A client's identity and the nature of that client's fee arrangements may be privileged where the person invoking the privilege can show that a strong probability exists that disclosure of such information would implicate that client in the very criminal activity for which legal advice was sought.
Hodge and Zweig, 548 F.2d at 1353 (citations omitted). Reasoning that " [t]he Grand Jury before which Mr. French would be revealing the names of his clients, if ordered to do so, has certain prospective general targets, one of whom may well be one of Mr. French's clients.... For aught appearing, it is likely that at least one of Mr. French's unnamed clients has a name which the Grand Jury has already heard," the court granted the motion to quash. The government's appeal ensued.
We are presented with the question of whether the attorney-client privilege extends to an attorney's refusal to identify before the Grand Jury the identity of two clients, one of whom may have paid him with counterfeit money. Because it involves a mixed question of law and fact, our standard of review for the district court's determination of the applicability of the attorney-client privilege is plenary. In re Grand Jury Proceedings 88-9 (Newton), 899 F.2d 1039, 1042 (11th Cir. 1990).
"The attorney-client privilege exists to protect confidential communications between client and lawyer made for the purpose of securing legal advice." In re Slaughter, 694 F.2d 1258, 1260 (11th Cir. 1982). The protection afforded by the attorney-client privilege promotes full and frank communications between an attorney and client in order to facilitate the maximum effectiveness of the attorney's representation. Upjohn Co. v. United States, 449 U.S. 383, 389, 101 S. Ct. 677, 682, 66 L. Ed. 2d 584 (1981). The privilege is, in this regard, absolutely essential to our representational system.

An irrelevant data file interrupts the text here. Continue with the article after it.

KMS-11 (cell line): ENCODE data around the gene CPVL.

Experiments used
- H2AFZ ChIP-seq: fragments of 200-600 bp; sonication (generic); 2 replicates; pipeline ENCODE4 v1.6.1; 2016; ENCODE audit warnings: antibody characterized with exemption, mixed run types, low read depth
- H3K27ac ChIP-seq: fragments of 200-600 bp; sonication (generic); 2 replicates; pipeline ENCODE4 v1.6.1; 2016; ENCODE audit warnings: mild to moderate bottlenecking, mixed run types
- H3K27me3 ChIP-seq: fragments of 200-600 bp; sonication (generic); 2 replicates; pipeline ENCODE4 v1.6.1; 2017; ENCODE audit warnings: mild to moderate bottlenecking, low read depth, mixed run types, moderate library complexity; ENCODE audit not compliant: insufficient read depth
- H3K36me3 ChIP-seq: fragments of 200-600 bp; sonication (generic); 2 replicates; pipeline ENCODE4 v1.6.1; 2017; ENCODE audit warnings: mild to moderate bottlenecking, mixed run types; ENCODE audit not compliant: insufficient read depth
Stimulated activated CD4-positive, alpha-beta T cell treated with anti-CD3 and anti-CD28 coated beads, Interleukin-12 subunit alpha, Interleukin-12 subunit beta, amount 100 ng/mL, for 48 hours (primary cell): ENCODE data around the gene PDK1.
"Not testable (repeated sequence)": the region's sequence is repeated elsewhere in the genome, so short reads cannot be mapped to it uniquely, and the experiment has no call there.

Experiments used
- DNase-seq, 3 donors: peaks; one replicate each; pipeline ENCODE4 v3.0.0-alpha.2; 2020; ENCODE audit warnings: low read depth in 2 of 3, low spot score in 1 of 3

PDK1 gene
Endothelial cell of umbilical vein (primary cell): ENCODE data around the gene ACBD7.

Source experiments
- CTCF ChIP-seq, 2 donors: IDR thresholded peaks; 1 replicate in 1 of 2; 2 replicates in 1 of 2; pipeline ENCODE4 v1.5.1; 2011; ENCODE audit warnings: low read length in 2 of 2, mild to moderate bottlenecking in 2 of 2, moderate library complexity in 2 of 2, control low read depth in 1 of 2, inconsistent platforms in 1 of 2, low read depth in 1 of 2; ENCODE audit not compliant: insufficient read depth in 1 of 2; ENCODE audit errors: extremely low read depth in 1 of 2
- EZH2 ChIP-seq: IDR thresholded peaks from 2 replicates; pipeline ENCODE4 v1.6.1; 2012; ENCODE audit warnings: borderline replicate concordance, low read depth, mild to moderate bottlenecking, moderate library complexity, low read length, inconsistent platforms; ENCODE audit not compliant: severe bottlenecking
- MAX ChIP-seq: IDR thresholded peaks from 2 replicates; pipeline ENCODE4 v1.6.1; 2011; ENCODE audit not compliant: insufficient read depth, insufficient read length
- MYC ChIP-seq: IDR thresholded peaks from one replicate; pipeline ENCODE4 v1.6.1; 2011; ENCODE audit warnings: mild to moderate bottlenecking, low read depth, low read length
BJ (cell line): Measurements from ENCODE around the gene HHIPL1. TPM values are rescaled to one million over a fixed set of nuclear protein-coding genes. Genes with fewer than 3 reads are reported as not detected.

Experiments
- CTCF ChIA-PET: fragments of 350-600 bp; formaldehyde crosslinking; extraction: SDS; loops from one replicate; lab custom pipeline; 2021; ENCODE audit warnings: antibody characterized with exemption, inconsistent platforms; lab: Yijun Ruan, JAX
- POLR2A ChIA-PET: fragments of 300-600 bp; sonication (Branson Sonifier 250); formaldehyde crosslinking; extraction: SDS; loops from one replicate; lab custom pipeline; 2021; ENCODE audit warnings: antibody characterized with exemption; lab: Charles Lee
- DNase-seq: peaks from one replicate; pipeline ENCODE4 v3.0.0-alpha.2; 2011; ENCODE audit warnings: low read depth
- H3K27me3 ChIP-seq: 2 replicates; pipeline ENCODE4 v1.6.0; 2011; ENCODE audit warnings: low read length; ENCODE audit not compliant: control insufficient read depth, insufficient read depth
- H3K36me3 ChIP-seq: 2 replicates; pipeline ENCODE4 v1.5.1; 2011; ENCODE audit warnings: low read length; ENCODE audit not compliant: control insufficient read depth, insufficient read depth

Yet the privilege is not all-inclusive and is, as a matter of law, construed narrowly so as not to exceed the means necessary to support the policy which it promotes. Fisher v. United States, 425 U.S. 391, 403, 96 S. Ct. 1569, 1577, 48 L. Ed. 2d 39 (1976). Thus, the argument that any communication between an attorney and client is protected by the privilege is overbroad. Merely because a matter which a lawyer is asked to reveal might incriminate a client does not make that matter privileged. The privilege is not designed to protect revelation of incriminating matters, only confidential communications between the attorney and client regarding the matter of representation.